1. This is obviously untrue. In fact I think her FX set-up is pretty minimal. The skill’s in the playing, dudes!

The Philadelphia Experiment

Many Arms & Toshimaru Nakamura

We’ve been keen on Toshimaru Nakamura’s music for at least 15 years now, ever since the wonderful Japanorama events organised by Ed Baxter first graced the UK and presented his famed no-input mixing board in the context of Sachiko M and her empty synth, Otomo Yoshihide’s then-new reduced playing style, and many other futuristic musicians. Since then Nakamura has been well-represented in the so-called EAI sphere, evidence of which can be found in assorted group combinations on the Erstwhile and ErstLive labels. Quite a change perhaps to find him doing it with a rock group, as can be heard to great effect on Many Arms & Toshimaru Nakamura (PUBLIC EYESORE PE131), with four long recordings he made with Many Arms in Philadelphia in 2013.

Actually Many Arms – a trio of fellows from New York and Philly who play guitar, bass, and drums – are more than just a rock band, and make intelligent, single-minded forays into free-form playing to create highly energetic music which resembles free jazz as much as punk rock, and they play games with unexpected rhythms and melodies, besides all their inventive use of amplifier feedback and sustained guitar tones. This record would seem to represent a pretty ideal pairing, were it not for the fact that on first listen it’s a bit hard to make out Nakamura’s contributions. For the first two tracks, it feels as though the Americans pretty much dominate the pitch like Joe Namath to the power of three; on ‘I’, they’re raving like avant-garde frat-boys at a beer-keg party, and while on ‘II’ the hormonal power is more subdued, I can’t quite disentangle Toshi’s vibrant burr from the more aggressive feedback hums emanating out of Nick Millevoi’s guitar. No matter, as both of these are supremely exciting cuts, and may also indicate how the influence and lessons of Keiji Haino are still being digested and mutated in the USA.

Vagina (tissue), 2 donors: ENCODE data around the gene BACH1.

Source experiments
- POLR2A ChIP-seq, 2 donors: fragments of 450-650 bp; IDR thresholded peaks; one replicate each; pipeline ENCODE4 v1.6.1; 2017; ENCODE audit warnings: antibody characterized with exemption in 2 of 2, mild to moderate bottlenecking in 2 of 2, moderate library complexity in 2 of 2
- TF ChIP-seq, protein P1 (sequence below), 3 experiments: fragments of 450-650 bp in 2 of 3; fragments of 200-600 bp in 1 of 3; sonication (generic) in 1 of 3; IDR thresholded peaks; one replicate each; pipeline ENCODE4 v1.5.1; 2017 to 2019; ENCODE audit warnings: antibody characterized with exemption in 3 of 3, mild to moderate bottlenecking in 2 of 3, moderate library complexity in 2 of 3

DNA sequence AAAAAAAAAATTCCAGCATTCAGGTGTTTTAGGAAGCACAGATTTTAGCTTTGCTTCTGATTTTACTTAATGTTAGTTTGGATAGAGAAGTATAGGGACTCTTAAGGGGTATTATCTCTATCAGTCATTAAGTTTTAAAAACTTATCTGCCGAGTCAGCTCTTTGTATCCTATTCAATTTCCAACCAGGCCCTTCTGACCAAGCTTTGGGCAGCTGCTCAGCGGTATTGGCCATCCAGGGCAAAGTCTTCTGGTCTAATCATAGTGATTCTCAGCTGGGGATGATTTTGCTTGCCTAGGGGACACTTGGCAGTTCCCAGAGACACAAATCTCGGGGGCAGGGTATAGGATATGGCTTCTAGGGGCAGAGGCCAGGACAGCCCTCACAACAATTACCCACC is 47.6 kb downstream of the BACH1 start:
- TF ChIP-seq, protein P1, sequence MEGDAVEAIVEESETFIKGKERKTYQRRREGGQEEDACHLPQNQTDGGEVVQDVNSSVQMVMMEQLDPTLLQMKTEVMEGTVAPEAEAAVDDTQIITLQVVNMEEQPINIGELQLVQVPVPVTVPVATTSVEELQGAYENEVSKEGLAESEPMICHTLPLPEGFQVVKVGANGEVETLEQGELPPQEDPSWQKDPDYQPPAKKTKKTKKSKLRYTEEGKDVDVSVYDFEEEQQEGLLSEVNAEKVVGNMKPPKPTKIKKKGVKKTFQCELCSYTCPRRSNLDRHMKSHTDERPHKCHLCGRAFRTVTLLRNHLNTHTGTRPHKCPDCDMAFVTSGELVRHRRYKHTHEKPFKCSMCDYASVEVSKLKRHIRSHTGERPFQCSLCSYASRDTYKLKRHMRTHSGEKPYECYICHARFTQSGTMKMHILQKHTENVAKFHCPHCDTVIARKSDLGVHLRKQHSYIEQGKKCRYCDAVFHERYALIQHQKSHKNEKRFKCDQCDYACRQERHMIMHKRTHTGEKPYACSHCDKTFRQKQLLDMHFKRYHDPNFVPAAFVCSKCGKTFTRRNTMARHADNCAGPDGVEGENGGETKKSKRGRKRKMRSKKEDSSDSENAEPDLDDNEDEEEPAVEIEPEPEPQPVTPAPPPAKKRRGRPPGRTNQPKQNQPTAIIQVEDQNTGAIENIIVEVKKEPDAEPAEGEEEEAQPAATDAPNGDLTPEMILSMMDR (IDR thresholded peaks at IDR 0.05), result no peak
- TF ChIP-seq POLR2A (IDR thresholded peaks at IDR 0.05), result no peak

‘III’ is more of a recognisable collaboration among the musicians, a fascinating and innovative sprawl where Toshimaru’s electronic eructations are nicely balanced by restrained free-form melancholic plucks and keening cries from the guitarist, while drummer Ricardo Legomasino is quietly running an express train in the background. The Onkyo purity of Japanorama becomes a distant memory when listening to this contemporary hybrid…there’s no space, no air, just a thick wodge of suffocating but multi-dimensional noise that does much to advance us beyond recognisable genres or categories. ‘IV’ is more or less in a similar place, but it goes on for 18 minutes and grows into terrifyingly manic proportions of hysteria, screaming and jangling effects that will guarantee to shatter the psyche of all who come near this poisonous cloud of horror.

An astonishing and exhausting collaboration; I’d like to learn how more concerning it came about, but apparently Toshimaru just flew over there for the express purpose of working with these three. For those with an appetite for more from Many Arms, be sure to look out for their two albums on Tzadik. From June 2015.

Pitched Together

wada

EM Records in Japan continue their campaign to keep the Yoshi Wada flame alive – they’re already reissued his “classic” 1981 recording Lament For The Rise And Fall Of The Elephantine Crocodile on CD, and brought us two other spectacular droners The Appointed Cloud and Earth Horns With Electronic Drone. For those of you who still need more output from this New York minimalist with his La Monte Young associations, here’s Singing In Unison (EM RECORDS EM1109CD), two recordings from March 1978 made at The Kitchen Center in NYC. Yoshi is joined by Richard Hayman (from New Mexico; studied with John Cage, Ravi Shankar and Philip Corner) and Imani Smith for these semi-devotional and low-pitched growlings, and Yoshi’s sleeve note reminds us of (a) his period of study under Pandit Pran Nath, the mystical Sufi fellow who also influenced La Monte Young, and (b) his childhood memory of hearing monks chanting at a Zen temple in Kyoto. He’s as true to his Zen roots as Charlemagne Palestine is to his synagogue heritage, and besides the “ritual” aspects of this music Yoshi Wada stresses the hypnotic effect of these long throaty drones, and advises us that the music “has to do with what we can communicate without words”. Even so, it’s not an essential release (and I say that as something of a Wada fanatic); the recording is rather flat and spare, has none of the full-bodied resonant echo effect that characterises Elephantine Crocodile, and born-again Beatnik hipsters will have to work a lot harder to reach the expected trance-like states. But it’s historically of value, probably the earliest document we’ve yet heard from the Wada archive, and the supporting contextual documentation in the package is up to Koki Emura’s usual standards. From November 2013.